In a society founded on the principles of justice and personal liberty, the concept of illegal search and seizure stands as a stark reminder of the potential encroachments on our fundamental rights. At Kirakosian Law, we recognize the importance of safeguarding these rights, and our commitment to upholding the principles of justice is unwavering. This blog will delve into the crucial issue of illegal search and seizure, shedding light on what it entails and, more importantly, how the expertise of a seasoned lawyer can be your beacon of hope when you find yourself in dire need of legal protection. 

If you or someone you know has ever faced or is currently confronting the complexities of illegal search and seizure, this article is for you. We encourage you to reach out to us for guidance, assistance, and unwavering advocacy. Your rights matter, and we are here to defend them.


What Is An Illegal Search & Seizure?

An illegal search and seizure, as defined under the Fourth Amendment of the United States Constitution, occurs when law enforcement conducts a search or seizure without adhering to the legal safeguards in place to protect an individual’s privacy and rights. To be classified as illegal, a search and seizure must fall into one of the following categories:


  • Absence of a Legal Search Warrant: A search and seizure is considered illegal when it takes place without the presence of a valid search warrant issued by a judge or magistrate. A legal search warrant must provide specific details, such as the location, individual, or items to be searched or seized.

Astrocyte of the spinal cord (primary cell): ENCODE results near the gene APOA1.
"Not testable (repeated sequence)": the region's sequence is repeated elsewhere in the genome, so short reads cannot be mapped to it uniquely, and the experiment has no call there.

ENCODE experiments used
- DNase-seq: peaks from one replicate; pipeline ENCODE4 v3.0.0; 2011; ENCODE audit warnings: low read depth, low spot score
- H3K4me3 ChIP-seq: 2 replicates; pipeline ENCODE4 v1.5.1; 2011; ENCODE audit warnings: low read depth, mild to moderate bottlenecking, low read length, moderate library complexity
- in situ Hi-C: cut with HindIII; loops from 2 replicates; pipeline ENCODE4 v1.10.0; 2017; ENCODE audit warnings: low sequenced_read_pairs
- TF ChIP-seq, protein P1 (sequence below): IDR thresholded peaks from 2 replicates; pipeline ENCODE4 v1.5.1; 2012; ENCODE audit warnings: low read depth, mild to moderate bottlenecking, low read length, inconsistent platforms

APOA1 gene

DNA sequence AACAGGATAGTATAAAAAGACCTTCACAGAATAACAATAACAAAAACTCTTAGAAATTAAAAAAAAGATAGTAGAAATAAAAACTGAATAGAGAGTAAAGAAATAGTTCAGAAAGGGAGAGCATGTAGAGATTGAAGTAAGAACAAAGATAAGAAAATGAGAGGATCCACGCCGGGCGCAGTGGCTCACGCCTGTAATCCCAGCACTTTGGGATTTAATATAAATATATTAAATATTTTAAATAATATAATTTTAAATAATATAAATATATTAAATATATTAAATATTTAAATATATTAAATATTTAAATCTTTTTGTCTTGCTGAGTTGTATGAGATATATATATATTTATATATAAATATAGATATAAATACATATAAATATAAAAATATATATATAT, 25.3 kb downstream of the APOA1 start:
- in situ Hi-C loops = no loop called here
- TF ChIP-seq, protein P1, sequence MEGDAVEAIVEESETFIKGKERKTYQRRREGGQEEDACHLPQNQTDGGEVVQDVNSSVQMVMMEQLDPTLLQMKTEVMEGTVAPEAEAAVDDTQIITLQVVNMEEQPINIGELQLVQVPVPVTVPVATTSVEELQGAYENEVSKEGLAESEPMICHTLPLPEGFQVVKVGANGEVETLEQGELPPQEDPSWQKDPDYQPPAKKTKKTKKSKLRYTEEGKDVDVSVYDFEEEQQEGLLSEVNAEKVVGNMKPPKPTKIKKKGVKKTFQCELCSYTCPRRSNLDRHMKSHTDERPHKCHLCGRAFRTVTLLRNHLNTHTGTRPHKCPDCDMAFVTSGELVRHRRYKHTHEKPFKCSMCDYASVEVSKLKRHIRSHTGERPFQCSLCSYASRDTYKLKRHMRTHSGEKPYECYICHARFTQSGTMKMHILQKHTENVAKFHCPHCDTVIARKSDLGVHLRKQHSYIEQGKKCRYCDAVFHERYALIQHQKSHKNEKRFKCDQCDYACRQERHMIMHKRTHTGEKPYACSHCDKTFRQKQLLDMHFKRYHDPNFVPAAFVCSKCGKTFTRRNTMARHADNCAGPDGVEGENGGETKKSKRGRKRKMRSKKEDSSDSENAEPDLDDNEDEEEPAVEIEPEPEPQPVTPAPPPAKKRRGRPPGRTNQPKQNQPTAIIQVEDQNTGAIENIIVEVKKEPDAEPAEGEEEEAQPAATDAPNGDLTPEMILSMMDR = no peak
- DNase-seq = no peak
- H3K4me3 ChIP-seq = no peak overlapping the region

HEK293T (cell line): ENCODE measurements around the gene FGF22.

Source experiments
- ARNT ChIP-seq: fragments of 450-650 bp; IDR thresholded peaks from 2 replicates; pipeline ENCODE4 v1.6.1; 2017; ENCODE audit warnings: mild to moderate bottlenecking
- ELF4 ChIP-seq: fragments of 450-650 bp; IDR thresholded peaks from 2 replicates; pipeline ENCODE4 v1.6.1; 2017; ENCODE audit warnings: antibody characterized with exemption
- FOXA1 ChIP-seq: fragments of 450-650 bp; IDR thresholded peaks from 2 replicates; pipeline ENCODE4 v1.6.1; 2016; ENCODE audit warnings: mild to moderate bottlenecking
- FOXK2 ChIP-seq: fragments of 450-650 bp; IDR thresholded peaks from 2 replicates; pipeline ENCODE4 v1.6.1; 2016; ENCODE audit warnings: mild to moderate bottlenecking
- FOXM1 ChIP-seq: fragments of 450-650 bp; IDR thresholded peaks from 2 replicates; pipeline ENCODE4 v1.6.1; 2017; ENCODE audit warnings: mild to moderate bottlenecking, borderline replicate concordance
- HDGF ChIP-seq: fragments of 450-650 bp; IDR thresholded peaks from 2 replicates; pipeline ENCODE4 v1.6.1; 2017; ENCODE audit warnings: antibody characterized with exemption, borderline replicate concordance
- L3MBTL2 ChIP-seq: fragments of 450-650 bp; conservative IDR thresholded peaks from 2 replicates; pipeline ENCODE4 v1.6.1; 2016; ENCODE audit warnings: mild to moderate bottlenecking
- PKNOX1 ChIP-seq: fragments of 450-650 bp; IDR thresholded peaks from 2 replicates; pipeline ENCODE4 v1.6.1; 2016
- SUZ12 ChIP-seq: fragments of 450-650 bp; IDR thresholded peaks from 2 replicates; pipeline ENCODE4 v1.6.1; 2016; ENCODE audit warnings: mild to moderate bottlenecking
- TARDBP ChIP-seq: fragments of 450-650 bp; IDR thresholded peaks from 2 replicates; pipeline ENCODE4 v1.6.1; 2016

• Lack of Probable Cause: Another instance of an illegal search and seizure occurs when law enforcement lacks sufficient probable cause to believe that a particular person, place, or vehicle is associated with criminal activity. Probable cause represents a reasonable belief that criminal evidence can be found through the search.
  • Exceeding the Authorized Scope: Lastly, a search and seizure becomes illegal when law enforcement exceeds the limits of their authorized search or seizure, going beyond what is explicitly allowed in the warrant.


search and seizure


To illustrate, consider the following example: Imagine that a law enforcement officer stops a vehicle for a routine traffic violation, such as a broken taillight. During the stop, the officer decides to search the entire vehicle, including the trunk, without the driver’s consent or a valid search warrant. If the officer conducts this search without any reasonable suspicion or probable cause related to the traffic violation, it may constitute an illegal search and seizure.

In this scenario, the search goes beyond the legitimate government interest of ensuring public safety through traffic law enforcement. It intrudes upon the driver’s Fourth Amendment rights and would likely be considered unreasonable in the eyes of the law, making the search and seizure illegal.


Why Is It A Violation of The Fourth Amendment?

The Fourth Amendment of the United States Constitution serves as a fundamental safeguard for protecting individuals from illegal searches and seizures by government officials. It was designed to uphold the reasonable expectation of privacy that every citizen should enjoy in their person, home, personal documents, and belongings.